The Hacker Behind WeChat Ransomware Is Caught After Stealing Passwords from 50,000 Users
The prospect of using computers to illegally earn money from regular people seems appealing to quite a few wannabe criminals. Predictably, some are better than others. Luo Moumou, a Chinese individual who authored a new strain of ransomware known as WeChat or Unnamed1989, is, by the looks of things, one of the amateurs not just because he managed to get caught less than a week after launching his campaign, but also because his whole operation wasn't thought through at all. As we'll now find out, the 22-year-old would-be hacker made quite a few silly mistakes while creating his ransomware, and it's fair to say that he was never going to make it big. Even his appalling efforts, however, managed to create quite a stir.
Poor encryption, a modest ransom demand, and an unusual payment method shortened the lifespan of the WeChat ransomware
In most ransomware campaigns, demanding ransoms in cryptocurrency helps the criminals stay undetected. Bizarrely, Moumou decided not to bother with bitcoins and instead thought that he would collect the ransoms through WeChat – an instant messaging platform that supports payments. A QR code was included in the ransom note which made paying the ransom a fairly straightforward affair. The same QR code also helped law enforcement trace the money to Mr. Moumou and put a premature end to the whole operation.
Mr. Moumou isn't the most clever hacker the world has ever seen, and he doesn't seem to be terribly ambitious, either. Ransomware campaigns are so effective because they threaten to take away something very valuable – our data. Because our files are so dear to us, hackers don't shy away from demanding ransoms that usually run into several hundred (and sometimes, a few thousand) dollars.
Luo Moumou, however, decided that he'd ask for just 110 Chinese Yuan which translates into just $16 at the time of writing. If you think that $16 is a small price to pay for getting your files back, you're very much mistaken. It's precisely $16 more than you should pay because decrypting your files for free is not just possible, but rather easy.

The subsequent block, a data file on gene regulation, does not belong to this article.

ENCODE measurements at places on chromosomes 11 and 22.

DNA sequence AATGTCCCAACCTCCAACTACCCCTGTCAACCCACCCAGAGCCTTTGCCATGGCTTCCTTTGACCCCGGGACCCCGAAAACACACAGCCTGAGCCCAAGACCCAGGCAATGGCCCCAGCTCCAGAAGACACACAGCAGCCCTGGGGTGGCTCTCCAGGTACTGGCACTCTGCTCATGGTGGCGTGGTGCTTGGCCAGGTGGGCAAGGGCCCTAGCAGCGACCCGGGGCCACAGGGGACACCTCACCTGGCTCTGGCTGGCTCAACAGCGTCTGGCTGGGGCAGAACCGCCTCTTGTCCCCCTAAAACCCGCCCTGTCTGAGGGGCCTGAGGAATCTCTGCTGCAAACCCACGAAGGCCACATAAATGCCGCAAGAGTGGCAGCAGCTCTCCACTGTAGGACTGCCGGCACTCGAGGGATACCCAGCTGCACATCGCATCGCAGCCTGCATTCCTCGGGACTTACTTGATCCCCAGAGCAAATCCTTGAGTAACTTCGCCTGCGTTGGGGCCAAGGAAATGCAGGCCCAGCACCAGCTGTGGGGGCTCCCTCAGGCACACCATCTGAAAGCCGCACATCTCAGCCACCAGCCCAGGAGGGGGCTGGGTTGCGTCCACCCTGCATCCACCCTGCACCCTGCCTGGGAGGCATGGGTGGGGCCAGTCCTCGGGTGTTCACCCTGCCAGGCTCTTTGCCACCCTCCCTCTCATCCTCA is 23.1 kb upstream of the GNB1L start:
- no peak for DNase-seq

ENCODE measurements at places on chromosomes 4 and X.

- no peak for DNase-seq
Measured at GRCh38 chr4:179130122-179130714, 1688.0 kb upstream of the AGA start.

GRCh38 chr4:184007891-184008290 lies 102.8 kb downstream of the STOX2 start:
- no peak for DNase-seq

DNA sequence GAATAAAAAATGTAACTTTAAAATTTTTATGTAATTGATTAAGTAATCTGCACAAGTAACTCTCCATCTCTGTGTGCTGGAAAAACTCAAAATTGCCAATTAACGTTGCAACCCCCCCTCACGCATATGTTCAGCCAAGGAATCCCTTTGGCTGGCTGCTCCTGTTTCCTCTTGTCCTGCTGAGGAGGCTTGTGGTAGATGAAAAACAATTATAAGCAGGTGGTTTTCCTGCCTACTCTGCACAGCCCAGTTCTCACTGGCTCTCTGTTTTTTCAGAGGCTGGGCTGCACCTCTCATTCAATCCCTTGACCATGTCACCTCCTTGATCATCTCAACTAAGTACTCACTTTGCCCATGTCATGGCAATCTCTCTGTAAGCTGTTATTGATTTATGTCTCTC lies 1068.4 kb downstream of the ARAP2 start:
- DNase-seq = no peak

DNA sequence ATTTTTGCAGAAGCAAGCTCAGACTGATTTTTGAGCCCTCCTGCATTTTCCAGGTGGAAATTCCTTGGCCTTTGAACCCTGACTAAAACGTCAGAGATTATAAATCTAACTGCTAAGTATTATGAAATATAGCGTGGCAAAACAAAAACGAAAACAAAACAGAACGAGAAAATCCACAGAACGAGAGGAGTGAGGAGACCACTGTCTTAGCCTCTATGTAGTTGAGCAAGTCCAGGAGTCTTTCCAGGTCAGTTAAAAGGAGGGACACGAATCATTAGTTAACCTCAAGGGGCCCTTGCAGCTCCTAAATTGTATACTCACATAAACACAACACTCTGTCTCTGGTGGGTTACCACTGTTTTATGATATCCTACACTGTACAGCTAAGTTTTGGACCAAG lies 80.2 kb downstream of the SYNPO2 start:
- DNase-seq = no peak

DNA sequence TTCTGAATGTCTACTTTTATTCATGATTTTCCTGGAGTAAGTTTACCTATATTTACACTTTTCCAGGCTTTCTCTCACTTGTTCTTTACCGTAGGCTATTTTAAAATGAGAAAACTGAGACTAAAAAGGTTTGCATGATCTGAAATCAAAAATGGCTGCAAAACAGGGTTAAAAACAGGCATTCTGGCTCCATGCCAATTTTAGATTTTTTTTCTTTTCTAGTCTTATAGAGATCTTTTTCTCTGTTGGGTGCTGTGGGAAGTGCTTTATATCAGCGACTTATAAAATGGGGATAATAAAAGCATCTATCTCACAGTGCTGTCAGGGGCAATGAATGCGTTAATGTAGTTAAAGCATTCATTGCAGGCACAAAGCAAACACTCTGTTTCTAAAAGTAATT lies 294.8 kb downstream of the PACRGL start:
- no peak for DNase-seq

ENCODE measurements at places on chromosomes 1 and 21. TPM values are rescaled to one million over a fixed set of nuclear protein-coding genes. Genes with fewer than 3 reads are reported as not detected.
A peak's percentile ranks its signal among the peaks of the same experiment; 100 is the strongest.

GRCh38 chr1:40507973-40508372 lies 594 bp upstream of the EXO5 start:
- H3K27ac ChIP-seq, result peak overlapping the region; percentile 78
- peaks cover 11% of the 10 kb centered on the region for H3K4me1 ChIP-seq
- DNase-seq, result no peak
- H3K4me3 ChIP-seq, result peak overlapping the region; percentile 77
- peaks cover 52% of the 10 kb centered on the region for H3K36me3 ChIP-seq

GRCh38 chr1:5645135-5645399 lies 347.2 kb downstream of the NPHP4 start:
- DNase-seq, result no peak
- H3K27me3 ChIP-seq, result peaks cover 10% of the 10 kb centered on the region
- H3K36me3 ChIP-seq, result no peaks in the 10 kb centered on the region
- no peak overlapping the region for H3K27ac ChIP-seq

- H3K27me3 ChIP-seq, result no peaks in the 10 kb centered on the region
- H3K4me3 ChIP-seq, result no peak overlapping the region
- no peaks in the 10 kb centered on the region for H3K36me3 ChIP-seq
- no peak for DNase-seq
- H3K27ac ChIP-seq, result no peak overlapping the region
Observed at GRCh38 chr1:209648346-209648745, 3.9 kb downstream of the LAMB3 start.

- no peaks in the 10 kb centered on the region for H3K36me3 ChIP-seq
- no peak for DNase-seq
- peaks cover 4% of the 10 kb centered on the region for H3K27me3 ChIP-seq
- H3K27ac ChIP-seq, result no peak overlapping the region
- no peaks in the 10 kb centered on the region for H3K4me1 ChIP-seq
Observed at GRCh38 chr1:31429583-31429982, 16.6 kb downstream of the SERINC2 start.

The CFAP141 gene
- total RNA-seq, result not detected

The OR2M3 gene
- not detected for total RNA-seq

For reasons that are not clear, the WeChat ransomware encrypts only a limited number of files and leaves a lot of data intact. What's more, although the ransom note tries to trick people into thinking that files are encrypted with a strong algorithm, the fact is, they are scrambled with a XOR cipher, and the key is stored locally which means that decrypting the information is not hard at all. Just two days after the first infections were reported, a Chinese security company known as Velvet Security released a free decrypter for WeChat ransomware victims.
Despite its shortcomings, the WeChat ransomware had a significant impact
The WeChat ransomware was never going to be a particularly scary piece of malware, and indeed, for most people, it wasn't a threat at all because it was aimed squarely at Chinese users. Nevertheless, its spread was nothing short of remarkable.
Reports don't seem to agree on one particular infection vector, which suggests that a number of lures were put in place. Apparently, an even greater number of people took the bait. The first infections popped up at the beginning of December, and in a matter of just a few days, the WeChat ransomware managed to affect a whopping 100 thousand computers. Not bad for a campaign that was destined to fail from the very start.
Luo Moumou's arrest and the free decrypter mean that the WeChat ransomware's file encrypting capabilities shouldn't cause too much of a trouble for victims. There was, however, a password stealing component that is a bit more threatening.
The stealer compromised passwords for online shops like JD.com and Tmall, digital wallet platforms like Alipay and Baidu Cloud, as well as some email and instant messaging services. All these, as you might imagine, are popular in China, and the number of people that could be at risk of account takeover sits at around 50 thousand. They could do worse than change the compromised passwords because while Luo Moumou, the person that stole the data, is unlikely to use it any time soon, he might have shared it with other people who probably aren't inconvenienced by an impending court trial. Needless to say, the new passwords must be strong and should never be reused.
Many cybercriminals don't really know what they're doing, and some, like Luo Moumou, end up facing the music. Even their clumsy attempts at stealing money from innocent users can sometimes do some very real damage. Keep that in mind while you're browsing the web.